He's talking about all of the advocacy Metro Vancouver has undertaken with social media, education programs for students and even tours of the regions' watersheds.

"It's probably almost fair to use the word epiphany," said Duso. "When you go up to our watersheds on a tour ... it's very eye opening and an amazing resource we have here."

Metro Vancouver hopes the trend of a one-to-two per cent reduction in water use each year will continue for the next three to five years as B.C.'s new Water Sustainability Act has set a threshold for domestic per capita use at 250 litres per person per day.

The idea is to reduce use and slow down the need to find new water sources, and the need for expensive infrastructure to capture and treat it. For example, new infrastructure planned for Metro Vancouver's Coquitlam source has a price tag of $700 million.

Yellow is the new green

Schreier argues though that lawn-watering should be forbidden in the summer to achieve conservation goals, along with a wider use of low flush toilets and water meters.

"We seem to be reluctant to accept a new digital technology when it comes to metering of water, we did this with energy," he said.

Currently only four per cent of single family homes are metered in Vancouver, as only new developments and major renovations done since 2012 require water meters to be installed, meaning unmetered single family homes pay a flat rate for water.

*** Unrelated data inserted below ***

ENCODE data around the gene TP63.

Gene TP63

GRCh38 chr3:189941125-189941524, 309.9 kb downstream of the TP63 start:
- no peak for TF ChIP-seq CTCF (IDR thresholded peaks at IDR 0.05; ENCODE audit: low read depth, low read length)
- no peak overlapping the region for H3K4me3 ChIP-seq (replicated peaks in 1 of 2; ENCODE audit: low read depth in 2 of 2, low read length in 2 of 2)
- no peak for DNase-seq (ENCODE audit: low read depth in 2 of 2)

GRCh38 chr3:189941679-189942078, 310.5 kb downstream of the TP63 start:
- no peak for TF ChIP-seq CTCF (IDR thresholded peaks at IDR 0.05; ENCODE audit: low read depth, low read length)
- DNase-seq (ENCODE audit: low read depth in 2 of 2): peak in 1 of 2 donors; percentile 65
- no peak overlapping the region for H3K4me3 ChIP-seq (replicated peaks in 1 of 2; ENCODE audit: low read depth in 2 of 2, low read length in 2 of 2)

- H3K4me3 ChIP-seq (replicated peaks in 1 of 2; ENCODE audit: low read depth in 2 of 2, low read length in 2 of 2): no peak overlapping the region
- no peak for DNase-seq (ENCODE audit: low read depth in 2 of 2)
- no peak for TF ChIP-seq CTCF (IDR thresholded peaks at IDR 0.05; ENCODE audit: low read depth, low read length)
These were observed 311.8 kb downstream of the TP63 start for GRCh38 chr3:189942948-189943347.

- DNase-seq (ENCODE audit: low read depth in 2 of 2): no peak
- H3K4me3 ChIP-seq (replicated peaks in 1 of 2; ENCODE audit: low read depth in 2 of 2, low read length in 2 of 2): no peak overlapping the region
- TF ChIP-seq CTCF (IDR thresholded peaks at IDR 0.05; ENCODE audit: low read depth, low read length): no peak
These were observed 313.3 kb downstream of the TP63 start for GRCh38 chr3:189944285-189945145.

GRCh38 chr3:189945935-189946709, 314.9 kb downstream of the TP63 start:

Without the meters, some argue that consumers are oblivious to how much water they are actually using.

Abbotsford has had residential water meters since the 1970s.

"We've cut our consumption since 2007 by 30 per cent, because people ... can see what their consumption is," said Abbotsford Mayor Henry Braun.

Braun says the water meters have helped the city discover thousands of leaky toilets by pointing out water flowing in the middle of the night when it's clear no one is intentionally using it.

"And so I'm a big proponent of radio read meters," said Braun. "I know that they cost money but over the long haul I think they pay for themselves and it extends the life of your supply system."

In 2007 consumption per capita was 266 litres per day in Abbotsford, and at the end of 2015 it was 185 litres per day.

Lawn-watering is one of the biggest uses of treated water in Metro Vancouver. Officials hope to change attitudes towards having a lush, green lawn in the summer. (Mario Anzuoni/Reuters)

In the meantime, Metro Vancouver just hopes people will use less water by following the rules. At the moment, Stage 1 water restrictions are in place.

"It's not overly onerous," said Singh. "There are ample opportunities, three days a week for the average person to water their yards and there's not restrictions on Stage 1 on gardens and flower beds and all the rest of it.

"The lawn is the only place that's targeted ... a lush green lawn is not really sustainable if you want to encourage water conservation at the same time."


  • An earlier version of this story said the cost for planned new infrastructure at Metro Vancouver's Coquitlam source was $7 million. In fact, the cost is $700 million.
    Jun 08, 2016 3:02 PM PT